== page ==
Manson then tells me he referenced the lyrics in his song “Lamb of God” (from his Holy Wood album), about the death of John Lennon, changing it to: “Nothing’s going to change the world.”
I find all of this is very soothing and reassuring. Manson is not delusional, and I feel less alone. We’re of the same mind: There’s nothing to be done.
Around 2:30 A.M., we head for the kitchen to get more absinthe. It’s my first time in the main part of the house. We walk down the hallway and the white cat, like Alice’s white rabbit, is gone.
In the kitchen, Arvin is putting out some food for Manson – a steak and salad. Looking at the food, Manson says, “I have a weight complex. I want to stay skinny, so I try to eat well. I try to come right up to the edge between healthy and not healthy.” He sips his absinthe. “You have to get your body to the point where germs are afraid to live.”
He pours me some blue absinthe – absinthe, apparently, comes in different colors – and he tells me that a German distillery is developing a brand just for him: Mansinthe.
Absinthe, due to its high alcohol content, is not sold in the U.S. Also, it contains wormwood, which is thought to cause mild hallucinations – and I have noticed, as the night has worn on, that all sources of light seem to sparkle. Manson tells me he drinks the stuff because it doesn’t fatigue him, and because the long history of artists – such as Poe, Rimbaud, and Van Gogh – favoring absinthe appeals to him.
We leave the kitchen and walk about the house, which was once owned, he informs me, by the actress Barbara Stanwyck. The place is pretty much devoid of furniture. I do spot one chair. Sitting in it is a human skeleton with an animal head.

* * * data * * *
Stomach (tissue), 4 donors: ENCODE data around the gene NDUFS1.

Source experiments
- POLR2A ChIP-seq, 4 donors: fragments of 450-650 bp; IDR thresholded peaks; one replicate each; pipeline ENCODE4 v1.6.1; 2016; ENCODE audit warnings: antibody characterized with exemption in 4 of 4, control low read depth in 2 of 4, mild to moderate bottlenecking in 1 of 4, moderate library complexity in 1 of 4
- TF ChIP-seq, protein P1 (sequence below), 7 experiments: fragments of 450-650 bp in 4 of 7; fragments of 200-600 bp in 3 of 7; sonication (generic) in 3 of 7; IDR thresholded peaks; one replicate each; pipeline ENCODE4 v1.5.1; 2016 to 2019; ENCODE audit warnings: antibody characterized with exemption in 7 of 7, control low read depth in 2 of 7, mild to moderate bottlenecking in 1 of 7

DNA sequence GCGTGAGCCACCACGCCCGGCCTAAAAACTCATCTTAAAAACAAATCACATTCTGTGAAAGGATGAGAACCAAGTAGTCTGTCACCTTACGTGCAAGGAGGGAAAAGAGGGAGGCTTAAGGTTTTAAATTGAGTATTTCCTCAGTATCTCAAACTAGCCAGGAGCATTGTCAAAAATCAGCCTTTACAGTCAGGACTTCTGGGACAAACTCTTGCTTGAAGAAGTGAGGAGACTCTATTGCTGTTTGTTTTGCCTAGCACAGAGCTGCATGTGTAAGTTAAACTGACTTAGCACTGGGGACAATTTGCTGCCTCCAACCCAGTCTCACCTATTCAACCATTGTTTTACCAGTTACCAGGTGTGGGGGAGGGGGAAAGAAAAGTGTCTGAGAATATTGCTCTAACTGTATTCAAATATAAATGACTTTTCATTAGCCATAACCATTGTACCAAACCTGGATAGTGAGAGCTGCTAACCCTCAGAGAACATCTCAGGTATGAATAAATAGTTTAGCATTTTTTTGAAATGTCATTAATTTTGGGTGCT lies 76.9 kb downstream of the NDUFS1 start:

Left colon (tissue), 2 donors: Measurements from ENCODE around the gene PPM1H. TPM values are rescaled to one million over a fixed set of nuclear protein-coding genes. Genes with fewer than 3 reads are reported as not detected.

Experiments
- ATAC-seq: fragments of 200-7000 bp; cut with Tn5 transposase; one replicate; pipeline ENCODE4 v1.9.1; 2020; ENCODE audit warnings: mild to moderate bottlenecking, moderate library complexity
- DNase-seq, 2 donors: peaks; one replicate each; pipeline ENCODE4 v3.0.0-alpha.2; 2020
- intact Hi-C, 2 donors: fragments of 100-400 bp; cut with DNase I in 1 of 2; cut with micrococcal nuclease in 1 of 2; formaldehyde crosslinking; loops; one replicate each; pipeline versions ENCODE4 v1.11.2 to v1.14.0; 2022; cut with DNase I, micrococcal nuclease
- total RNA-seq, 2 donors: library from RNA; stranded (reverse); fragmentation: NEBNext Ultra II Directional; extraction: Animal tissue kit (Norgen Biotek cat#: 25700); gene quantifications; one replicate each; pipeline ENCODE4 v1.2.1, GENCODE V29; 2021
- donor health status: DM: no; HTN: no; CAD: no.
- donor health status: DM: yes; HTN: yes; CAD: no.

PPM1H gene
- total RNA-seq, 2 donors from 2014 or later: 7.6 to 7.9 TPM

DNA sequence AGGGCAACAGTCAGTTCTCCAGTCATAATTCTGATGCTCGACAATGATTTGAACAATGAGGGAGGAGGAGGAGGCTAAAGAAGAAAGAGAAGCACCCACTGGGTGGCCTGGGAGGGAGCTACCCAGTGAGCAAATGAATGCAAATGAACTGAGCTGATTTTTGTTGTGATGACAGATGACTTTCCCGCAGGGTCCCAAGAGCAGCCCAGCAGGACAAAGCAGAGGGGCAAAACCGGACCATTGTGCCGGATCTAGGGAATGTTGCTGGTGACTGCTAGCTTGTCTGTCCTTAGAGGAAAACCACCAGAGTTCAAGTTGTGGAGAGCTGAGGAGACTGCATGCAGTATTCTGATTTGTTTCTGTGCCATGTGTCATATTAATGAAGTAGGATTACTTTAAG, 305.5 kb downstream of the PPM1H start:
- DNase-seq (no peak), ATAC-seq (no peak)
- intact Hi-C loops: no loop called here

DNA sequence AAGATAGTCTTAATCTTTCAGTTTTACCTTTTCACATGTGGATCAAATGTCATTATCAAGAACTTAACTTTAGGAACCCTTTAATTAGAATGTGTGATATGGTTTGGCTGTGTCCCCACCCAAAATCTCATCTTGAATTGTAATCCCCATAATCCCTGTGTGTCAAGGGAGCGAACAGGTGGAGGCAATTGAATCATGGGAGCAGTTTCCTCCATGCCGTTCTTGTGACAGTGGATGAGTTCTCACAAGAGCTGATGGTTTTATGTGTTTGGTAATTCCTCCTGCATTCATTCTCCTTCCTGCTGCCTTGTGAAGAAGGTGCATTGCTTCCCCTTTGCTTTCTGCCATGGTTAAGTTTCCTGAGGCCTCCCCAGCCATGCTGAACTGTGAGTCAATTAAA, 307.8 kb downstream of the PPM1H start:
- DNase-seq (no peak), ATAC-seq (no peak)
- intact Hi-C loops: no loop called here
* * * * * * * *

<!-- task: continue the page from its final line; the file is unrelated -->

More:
We go into Manson’s music studio, which is littered with equipment and looks like the lair of a mad scientist. We also visit his painting studio. In the middle of the room is a 19th-century embalming table that is permanently marked by the brownish strains of dead bodies.
“I thought I might make love on it,” Manson says.
Instead, he recently decided to paint a portrait of Jesus on the table. Manson wanted the death stains to come through the face of Jesus, as a sort of homage to the Shroud of Turin.
As I admire his work, he tells me about the art gallery he opened in Hollywood, the Celebritarian Corporation. The address is 667 Melrose Avenue. “That wasn’t intentional,” he says. “My neighbor is a church. They might be 666.”
We step outside, and there is a pool in which William Holden could have floated very nicely. Staring through the trees, I can see the lights of the nearby homes. “If I was a kid in this neighborhood, I would definitely bug Marilyn Manson,” he says. “That’s why I get up on the roof with my pellet gun sometimes, paranoid that there are intruders.”
We go back inside and Manson says, “Arvin will drive you home. You’re very drunk. We don’t want you to be killed.”
“Thank you,” I say.
A Phone Conversation, March 26, 2007
Jonathan: Hi, Marilyn.
Manson: Hey, you got me really drunk last night. That never happens. I was trying to keep up with you.
Jonathan: I’m sorry. I realize I just called you Marilyn. Is that all right?
Manson: Anyone who’s close to me calls me Manson. Strangely, I’ve never felt comfortable introducing myself with a woman’s name. For me, the name works only in its entirety. For brevity’s sake, it became easier to call me Manson. Early on, they called me M, but then Eminem sort of stigmatized that. He actually said – and we know each other and get along famously – when he was first starting out that he wanted to be the rap Marilyn Manson. He asked me to sing on his first record, and I would have, except that the song he asked me to sing was – and this might sound strange – too misogynistic. It was the one about killing his girlfriend and putting her in a trunk. It was on a record I could listen to, but it was too over-the-top for me to associate with. It didn’t represent where I was at. First of all, I don’t drive. And I wouldn’t put a girl in a trunk; that’s where I keep other stuff. That’s my dry, deadpan humor kicking in.